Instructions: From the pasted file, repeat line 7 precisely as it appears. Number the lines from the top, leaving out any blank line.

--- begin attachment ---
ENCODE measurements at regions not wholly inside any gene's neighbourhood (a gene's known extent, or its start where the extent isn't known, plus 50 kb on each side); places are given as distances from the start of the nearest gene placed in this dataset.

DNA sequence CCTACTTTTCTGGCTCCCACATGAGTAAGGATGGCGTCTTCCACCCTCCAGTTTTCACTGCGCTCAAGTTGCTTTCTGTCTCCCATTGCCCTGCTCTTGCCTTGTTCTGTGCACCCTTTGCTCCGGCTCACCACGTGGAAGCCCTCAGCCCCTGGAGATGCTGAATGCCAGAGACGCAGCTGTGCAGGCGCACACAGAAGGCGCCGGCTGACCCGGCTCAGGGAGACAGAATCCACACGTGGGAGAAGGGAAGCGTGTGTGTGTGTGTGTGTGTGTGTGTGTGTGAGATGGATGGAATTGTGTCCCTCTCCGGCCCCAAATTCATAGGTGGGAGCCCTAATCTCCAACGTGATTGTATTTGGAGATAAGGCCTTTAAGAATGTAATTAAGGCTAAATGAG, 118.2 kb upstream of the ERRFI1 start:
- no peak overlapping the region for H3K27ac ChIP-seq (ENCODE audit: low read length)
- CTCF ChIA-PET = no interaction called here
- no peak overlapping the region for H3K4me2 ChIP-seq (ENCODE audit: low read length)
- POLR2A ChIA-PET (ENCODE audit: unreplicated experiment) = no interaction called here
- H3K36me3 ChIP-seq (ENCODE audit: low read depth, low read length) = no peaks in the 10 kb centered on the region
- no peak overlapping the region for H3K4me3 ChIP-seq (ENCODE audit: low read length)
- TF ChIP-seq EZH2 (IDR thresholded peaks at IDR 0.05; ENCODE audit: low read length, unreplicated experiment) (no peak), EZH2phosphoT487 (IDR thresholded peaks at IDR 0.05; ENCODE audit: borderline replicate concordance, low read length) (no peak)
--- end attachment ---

- H3K36me3 ChIP-seq (ENCODE audit: low read depth, low read length) = no peaks in the 10 kb centered on the region